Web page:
Y’all don’t quote me on this. You start out in 1954 by saying, “Nigger, nigger, nigger”. By 1968 you can’t say “nigger”—that hurts you. Backfires. So you say stuff like forced busing, states’ rights and all that stuff. You’re getting so abstract now [that] you’re talking about cutting taxes, and all these things you’re talking about are totally economic things and a byproduct of them is [that] blacks get hurt worse than whites. And subconsciously maybe that is part of it. I’m not saying that. But I’m saying that if it is getting that abstract, and that coded, that we are doing away with the racial problem one way or the other. You follow me—because obviously sitting around saying, “We want to cut this”, is much more abstract than even the busing thing, and a hell of a lot more abstract than “Nigger, nigger”. So, any way you look at it, race is coming on the backbone

    So when handsome, sophisticated Ronald Reagan started off his campaign with a big rally outside of Philadelphia, MS, home of some of the most infamous killings of civil rights workers by a lynch mob, and talked about States Rights and welfare queens, the message was very, very clear.

    When Republican Senator and Party leader Jacob Javits publicly warned his party in 1964 against pursuing the Southern Strategy, he argued that his fellow Party leaders were naive in their belief that they could bring the racists in for just one election, and then go back to normal. And he was right beyond what even he imagined, for the Republican Party has become the party of Mississippi and Alabama. Corrupt to the core, uninterested in actually accomplishing anything for the public good, attentive only in doing the bidding of wealthy, above all determined to keep the poor man down, and using their main weapon in that fight – ginning up racial and sexual hysteria and resentment, over and over and over. The party, now in National power, governs as the Mississippians and Alabamians govern, ineptly, resentfully, vengefully.

    12
  34. mattbernius says:

    I highly recommend this article at ArcDigital — in particular for the Murder Charge question.
    https://arcdigital.media/the-ahmaud-arbery-killing-and-georgia-law-72ebb5c7643b

    An exceprt:

    Georgia does not have meaningful degrees for the murder of adults. If you intend to kill someone, or if you are committing any felony at all when you kill them, it is capital murder. And that list of felonies includes, bizarrely enough, aggravated assault. That means that in any case where you have a weapon, and the victim is aware of that weapon, and the victim dies, you are guilty of murder. “Malice” murder is basically vestigial, because in Georgia, prosecutors never need to prove intent to kill.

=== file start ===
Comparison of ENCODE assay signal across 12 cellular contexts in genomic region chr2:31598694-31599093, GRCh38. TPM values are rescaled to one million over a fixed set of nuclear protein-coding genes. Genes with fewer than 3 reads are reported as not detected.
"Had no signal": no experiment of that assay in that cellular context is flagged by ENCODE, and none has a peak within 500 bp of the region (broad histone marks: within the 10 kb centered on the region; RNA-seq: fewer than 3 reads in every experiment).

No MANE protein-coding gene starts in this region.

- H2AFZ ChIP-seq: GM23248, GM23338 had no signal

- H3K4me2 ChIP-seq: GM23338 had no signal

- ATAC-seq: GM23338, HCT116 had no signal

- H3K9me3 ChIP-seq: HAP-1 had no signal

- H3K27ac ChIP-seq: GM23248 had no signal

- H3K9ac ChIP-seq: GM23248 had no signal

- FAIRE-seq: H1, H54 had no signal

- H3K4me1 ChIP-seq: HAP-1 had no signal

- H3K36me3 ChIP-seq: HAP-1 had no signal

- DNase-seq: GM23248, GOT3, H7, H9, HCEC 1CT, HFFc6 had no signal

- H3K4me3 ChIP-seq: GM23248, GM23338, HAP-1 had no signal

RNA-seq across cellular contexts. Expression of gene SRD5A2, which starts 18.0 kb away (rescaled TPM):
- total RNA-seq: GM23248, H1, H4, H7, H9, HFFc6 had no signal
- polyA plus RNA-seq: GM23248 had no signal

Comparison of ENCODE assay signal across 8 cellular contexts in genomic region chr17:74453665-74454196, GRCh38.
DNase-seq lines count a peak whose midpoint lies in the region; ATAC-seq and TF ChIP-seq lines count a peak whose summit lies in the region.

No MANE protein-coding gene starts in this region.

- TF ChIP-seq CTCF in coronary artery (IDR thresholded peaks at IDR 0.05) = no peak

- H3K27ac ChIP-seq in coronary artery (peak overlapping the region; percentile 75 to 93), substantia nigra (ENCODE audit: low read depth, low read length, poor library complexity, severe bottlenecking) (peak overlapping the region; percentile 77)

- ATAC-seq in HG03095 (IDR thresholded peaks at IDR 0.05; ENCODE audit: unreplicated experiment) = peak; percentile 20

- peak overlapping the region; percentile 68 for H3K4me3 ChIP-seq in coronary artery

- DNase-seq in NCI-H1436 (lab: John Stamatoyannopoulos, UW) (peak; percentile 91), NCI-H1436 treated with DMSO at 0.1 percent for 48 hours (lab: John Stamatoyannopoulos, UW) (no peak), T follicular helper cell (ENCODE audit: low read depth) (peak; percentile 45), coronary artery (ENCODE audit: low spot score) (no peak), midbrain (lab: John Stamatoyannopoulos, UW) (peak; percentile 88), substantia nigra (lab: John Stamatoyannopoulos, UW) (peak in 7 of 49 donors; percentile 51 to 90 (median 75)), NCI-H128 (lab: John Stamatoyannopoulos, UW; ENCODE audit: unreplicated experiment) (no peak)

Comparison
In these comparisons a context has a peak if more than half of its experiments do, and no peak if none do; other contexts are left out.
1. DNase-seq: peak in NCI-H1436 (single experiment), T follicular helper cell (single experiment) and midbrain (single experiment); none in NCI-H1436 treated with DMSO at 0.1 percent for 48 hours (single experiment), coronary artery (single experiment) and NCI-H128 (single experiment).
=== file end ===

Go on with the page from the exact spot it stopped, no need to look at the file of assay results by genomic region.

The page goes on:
The author is a well regarded Appellate Attorney in Georgia.

    8
  35. DrDaveT says:

    @James Joyner:

    I’m guessing these guys are no more racist than the average rural Georgian of their age and social class.

    Are you seriously claiming that there are millions of Georgians who, in the same circumstances, would have murdered the random black man? That is the most scathing indictment of Georgia, and presumably the South in general, that I have ever heard. Except for the part where you somehow aren’t willing to call that ‘evil’…

    3
  36. DrDaveT says:

    @Northerner:

    Well, white people regularly shoot each other for cutting them off in traffic or over a parking-spot at a mall, so it’s quite possible they’d have shot a white man for the same thing.

    What “same thing”? Jogging? Why are you comparing cases with personal provocation to this case, where there was none?

    3
  37. Northerner says:

    @DrDaveT:

    What “same thing”? Jogging? Why are you comparing cases with personal provocation to this case, where there was none?

    Fair enough. How about this: some (or actually many) white people have been known to kill other white people without any provocation at all — in fact apparently just for the fun of killing someone.

    As I previously said, in this case its hard to imagine racism wasn’t involved. But that isn’t mutually exclusive with realizing that some white people have randomly killed other white people for no particular reason at all. The idea that white people universally treat other white people humanely is a strange one.